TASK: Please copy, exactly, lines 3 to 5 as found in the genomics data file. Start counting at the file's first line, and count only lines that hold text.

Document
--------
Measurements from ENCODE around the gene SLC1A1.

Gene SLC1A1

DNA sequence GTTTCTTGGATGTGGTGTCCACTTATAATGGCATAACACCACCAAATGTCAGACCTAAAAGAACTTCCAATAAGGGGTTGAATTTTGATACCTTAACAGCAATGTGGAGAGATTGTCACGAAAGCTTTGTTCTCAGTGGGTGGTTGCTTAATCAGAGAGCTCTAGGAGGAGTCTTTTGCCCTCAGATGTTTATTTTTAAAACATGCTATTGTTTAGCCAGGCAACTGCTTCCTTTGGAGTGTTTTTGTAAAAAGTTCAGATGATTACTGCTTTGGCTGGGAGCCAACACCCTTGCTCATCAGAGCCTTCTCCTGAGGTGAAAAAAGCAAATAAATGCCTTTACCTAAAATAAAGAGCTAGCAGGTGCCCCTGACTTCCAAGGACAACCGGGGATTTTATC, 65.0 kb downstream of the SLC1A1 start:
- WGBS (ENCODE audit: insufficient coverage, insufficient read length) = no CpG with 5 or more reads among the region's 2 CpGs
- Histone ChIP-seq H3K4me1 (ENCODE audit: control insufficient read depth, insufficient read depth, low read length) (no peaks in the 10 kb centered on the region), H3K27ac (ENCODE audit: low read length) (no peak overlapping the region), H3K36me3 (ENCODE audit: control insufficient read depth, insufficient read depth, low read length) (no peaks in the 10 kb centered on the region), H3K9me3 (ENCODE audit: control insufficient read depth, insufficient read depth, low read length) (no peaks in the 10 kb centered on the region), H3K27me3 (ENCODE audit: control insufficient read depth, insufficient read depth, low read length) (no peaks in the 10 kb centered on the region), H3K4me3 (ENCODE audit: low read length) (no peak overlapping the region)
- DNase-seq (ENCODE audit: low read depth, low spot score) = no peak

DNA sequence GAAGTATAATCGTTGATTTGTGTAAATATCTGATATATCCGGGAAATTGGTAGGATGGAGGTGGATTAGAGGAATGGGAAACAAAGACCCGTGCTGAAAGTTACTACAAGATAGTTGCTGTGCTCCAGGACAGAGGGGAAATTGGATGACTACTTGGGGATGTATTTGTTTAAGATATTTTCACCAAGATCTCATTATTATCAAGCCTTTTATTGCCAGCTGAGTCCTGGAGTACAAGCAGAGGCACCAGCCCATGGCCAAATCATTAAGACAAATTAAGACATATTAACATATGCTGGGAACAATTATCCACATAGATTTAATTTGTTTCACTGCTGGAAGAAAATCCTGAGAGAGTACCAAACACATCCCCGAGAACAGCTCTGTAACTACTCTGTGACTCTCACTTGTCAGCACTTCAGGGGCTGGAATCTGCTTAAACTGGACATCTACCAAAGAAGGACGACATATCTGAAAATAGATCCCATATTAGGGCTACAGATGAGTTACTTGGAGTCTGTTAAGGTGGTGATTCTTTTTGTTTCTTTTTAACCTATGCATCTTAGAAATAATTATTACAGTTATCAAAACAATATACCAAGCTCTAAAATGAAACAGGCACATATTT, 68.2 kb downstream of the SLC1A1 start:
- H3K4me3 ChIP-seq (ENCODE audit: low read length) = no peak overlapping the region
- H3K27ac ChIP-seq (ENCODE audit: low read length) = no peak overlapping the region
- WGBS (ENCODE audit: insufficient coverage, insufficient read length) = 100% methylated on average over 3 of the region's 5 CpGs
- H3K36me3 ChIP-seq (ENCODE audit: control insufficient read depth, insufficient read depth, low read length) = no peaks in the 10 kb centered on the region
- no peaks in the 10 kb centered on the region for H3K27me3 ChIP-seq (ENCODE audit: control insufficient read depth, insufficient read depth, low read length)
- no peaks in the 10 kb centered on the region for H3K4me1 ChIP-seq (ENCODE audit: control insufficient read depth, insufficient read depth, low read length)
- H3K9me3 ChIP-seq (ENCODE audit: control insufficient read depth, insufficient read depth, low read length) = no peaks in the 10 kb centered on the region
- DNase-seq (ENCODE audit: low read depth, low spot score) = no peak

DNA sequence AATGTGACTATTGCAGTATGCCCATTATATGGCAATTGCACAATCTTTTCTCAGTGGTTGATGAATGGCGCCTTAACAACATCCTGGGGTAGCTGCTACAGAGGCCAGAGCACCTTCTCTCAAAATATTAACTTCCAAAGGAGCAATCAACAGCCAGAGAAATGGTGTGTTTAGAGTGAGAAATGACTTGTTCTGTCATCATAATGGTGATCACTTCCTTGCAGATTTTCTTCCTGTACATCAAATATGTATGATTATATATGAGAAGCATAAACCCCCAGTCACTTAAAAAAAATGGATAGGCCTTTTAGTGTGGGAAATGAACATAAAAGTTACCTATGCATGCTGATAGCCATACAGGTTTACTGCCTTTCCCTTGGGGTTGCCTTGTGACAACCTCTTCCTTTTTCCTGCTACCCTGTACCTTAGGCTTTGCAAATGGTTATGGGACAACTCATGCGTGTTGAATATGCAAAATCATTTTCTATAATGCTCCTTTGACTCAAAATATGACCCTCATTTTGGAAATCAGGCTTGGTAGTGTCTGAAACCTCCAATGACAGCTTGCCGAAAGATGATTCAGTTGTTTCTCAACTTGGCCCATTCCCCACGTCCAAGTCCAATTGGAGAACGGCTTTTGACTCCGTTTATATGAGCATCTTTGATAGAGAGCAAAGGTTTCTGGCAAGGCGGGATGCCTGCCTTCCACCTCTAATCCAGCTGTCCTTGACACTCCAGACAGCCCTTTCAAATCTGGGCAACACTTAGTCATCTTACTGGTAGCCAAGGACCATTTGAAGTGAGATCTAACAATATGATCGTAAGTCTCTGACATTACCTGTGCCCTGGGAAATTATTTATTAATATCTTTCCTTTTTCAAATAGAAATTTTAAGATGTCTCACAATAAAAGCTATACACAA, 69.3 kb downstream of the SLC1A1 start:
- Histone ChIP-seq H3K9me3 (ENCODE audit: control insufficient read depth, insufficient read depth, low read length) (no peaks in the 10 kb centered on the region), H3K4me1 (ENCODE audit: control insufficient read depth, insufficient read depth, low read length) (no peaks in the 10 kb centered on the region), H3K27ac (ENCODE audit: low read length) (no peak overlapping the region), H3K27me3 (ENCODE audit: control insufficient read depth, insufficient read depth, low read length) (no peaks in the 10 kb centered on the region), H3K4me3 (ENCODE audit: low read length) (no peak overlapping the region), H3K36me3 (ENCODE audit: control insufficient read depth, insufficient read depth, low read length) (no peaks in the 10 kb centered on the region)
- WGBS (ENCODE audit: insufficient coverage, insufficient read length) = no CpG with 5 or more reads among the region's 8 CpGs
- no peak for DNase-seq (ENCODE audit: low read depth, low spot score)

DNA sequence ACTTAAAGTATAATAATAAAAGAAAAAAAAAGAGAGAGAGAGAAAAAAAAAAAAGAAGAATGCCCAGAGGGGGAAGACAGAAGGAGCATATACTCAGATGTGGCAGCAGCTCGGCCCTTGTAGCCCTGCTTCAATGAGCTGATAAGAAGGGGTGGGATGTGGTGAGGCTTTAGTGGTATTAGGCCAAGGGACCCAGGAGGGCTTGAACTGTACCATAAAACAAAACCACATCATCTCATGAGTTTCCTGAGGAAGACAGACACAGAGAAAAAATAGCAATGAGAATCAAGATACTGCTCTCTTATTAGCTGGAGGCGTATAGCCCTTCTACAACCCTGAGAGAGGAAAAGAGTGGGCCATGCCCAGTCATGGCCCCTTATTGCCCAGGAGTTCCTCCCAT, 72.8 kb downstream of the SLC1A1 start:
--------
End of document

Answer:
DNA sequence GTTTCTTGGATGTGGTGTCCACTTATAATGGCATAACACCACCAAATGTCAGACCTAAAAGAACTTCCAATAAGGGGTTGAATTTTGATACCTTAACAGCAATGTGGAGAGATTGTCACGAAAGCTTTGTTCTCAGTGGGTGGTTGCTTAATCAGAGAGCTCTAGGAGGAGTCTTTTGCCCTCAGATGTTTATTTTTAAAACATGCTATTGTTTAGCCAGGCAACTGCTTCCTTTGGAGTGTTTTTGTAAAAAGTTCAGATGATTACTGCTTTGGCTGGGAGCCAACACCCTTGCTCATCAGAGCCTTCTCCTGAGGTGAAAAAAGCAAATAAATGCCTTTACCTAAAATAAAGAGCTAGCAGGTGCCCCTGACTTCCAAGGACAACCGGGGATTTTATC, 65.0 kb downstream of the SLC1A1 start:
- WGBS (ENCODE audit: insufficient coverage, insufficient read length) = no CpG with 5 or more reads among the region's 2 CpGs
- Histone ChIP-seq H3K4me1 (ENCODE audit: control insufficient read depth, insufficient read depth, low read length) (no peaks in the 10 kb centered on the region), H3K27ac (ENCODE audit: low read length) (no peak overlapping the region), H3K36me3 (ENCODE audit: control insufficient read depth, insufficient read depth, low read length) (no peaks in the 10 kb centered on the region), H3K9me3 (ENCODE audit: control insufficient read depth, insufficient read depth, low read length) (no peaks in the 10 kb centered on the region), H3K27me3 (ENCODE audit: control insufficient read depth, insufficient read depth, low read length) (no peaks in the 10 kb centered on the region), H3K4me3 (ENCODE audit: low read length) (no peak overlapping the region)